The current wage in Illinois is $8.25, but lawmakers are thinking about making it $15 (by 2022). There is also a tax credit for small businesses (under 50 employees) that would give them some of the money back, but that credit is planned to be phased out as the higher wage is phased in, and small businesses would only save a max of around 5% in 2022, and then the tax credit would end in 2023.
The almost 400k figure Gitis got from a study (Meer & West, 2015) that found that a 10% increase in real minimum wage is associated with a 0.3 - 0.5% decrease in net job growth, so, for example, 3 years after such a wage hike, there would be around 0.7% less employment.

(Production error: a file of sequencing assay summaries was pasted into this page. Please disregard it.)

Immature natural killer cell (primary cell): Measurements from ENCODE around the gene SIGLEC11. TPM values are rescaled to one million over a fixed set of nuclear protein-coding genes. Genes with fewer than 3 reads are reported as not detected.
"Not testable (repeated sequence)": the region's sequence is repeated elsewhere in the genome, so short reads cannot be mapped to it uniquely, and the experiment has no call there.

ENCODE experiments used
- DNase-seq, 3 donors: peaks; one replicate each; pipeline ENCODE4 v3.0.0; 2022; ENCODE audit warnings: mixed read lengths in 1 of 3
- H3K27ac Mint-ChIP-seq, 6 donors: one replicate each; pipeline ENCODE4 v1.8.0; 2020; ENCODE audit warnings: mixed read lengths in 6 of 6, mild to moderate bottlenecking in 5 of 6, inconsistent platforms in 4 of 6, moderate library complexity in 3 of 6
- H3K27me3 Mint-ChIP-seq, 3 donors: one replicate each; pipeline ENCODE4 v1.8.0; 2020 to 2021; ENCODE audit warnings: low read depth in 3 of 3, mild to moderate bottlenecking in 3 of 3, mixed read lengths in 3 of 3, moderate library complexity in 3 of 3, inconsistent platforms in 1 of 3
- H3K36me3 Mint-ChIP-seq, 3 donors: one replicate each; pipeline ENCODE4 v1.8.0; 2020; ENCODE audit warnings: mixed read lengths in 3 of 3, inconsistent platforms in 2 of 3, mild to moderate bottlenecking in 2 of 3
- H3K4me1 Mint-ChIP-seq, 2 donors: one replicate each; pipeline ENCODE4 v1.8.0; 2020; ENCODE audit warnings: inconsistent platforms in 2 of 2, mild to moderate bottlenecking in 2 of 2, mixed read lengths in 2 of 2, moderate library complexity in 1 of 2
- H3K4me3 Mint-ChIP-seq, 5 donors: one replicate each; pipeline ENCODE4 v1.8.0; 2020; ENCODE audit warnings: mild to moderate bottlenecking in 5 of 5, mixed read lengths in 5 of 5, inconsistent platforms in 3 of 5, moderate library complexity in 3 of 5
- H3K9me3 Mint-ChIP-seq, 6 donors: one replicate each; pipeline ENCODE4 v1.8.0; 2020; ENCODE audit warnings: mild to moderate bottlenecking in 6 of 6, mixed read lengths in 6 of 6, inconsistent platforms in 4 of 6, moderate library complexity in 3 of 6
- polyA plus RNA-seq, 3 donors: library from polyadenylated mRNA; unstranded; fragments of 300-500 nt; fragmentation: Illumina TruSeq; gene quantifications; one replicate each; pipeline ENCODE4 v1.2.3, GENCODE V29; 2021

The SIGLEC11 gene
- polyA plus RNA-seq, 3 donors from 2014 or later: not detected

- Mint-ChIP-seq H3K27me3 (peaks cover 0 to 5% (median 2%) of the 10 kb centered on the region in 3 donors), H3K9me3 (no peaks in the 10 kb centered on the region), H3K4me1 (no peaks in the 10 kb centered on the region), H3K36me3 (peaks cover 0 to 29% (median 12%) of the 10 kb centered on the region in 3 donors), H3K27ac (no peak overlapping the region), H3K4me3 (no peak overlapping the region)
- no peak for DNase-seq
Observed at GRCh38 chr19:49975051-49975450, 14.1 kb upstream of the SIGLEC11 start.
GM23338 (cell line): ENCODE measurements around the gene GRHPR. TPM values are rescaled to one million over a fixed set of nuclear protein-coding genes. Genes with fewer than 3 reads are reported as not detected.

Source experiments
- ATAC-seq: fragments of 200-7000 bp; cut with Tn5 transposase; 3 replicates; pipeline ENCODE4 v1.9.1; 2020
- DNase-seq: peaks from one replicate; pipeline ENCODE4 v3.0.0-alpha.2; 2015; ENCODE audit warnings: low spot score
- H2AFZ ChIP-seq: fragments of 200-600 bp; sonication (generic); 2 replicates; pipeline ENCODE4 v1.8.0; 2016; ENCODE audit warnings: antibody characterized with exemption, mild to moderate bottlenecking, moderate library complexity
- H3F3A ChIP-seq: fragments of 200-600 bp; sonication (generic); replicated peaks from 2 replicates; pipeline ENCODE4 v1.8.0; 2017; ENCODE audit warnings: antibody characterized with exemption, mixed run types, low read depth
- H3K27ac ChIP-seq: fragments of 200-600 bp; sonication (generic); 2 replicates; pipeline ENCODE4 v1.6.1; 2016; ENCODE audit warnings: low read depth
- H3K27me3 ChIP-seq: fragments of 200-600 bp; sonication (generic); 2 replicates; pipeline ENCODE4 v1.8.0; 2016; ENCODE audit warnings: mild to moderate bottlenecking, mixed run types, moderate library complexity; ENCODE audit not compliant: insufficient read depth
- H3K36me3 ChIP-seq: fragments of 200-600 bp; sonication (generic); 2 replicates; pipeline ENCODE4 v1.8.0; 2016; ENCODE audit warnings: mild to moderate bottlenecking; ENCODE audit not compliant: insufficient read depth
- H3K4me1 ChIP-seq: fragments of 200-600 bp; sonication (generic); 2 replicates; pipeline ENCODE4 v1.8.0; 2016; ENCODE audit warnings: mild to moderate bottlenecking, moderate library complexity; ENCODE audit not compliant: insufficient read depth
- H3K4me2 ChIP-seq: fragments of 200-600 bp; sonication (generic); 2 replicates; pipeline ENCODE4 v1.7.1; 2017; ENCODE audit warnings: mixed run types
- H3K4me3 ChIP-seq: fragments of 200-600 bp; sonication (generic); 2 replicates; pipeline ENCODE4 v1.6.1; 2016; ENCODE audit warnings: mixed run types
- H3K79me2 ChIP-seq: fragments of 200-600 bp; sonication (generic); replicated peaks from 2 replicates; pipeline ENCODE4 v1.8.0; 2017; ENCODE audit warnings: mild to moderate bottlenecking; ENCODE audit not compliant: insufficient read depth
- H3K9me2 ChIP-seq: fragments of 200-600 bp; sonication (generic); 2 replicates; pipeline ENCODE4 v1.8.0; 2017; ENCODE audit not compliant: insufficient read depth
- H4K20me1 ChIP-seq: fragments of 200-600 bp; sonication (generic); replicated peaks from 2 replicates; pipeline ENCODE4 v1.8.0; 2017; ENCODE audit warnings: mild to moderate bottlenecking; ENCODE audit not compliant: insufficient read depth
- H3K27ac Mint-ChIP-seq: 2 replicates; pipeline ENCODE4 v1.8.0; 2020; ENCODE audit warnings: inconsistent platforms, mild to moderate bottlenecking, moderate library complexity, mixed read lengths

Since the Illinois $15 minimum wage represents an 82% increase, employment would be almost 6% lower according to that math. Gitis measured this against projections for the state's employment from IDES, which expects around 370k jobs to be created in Illinois between 2014 and 2022, just a few less than would be negated by the wage increase. In other words, Gitis concluded, the pay raise could cost more jobs overall than the state plans to create over the coming years.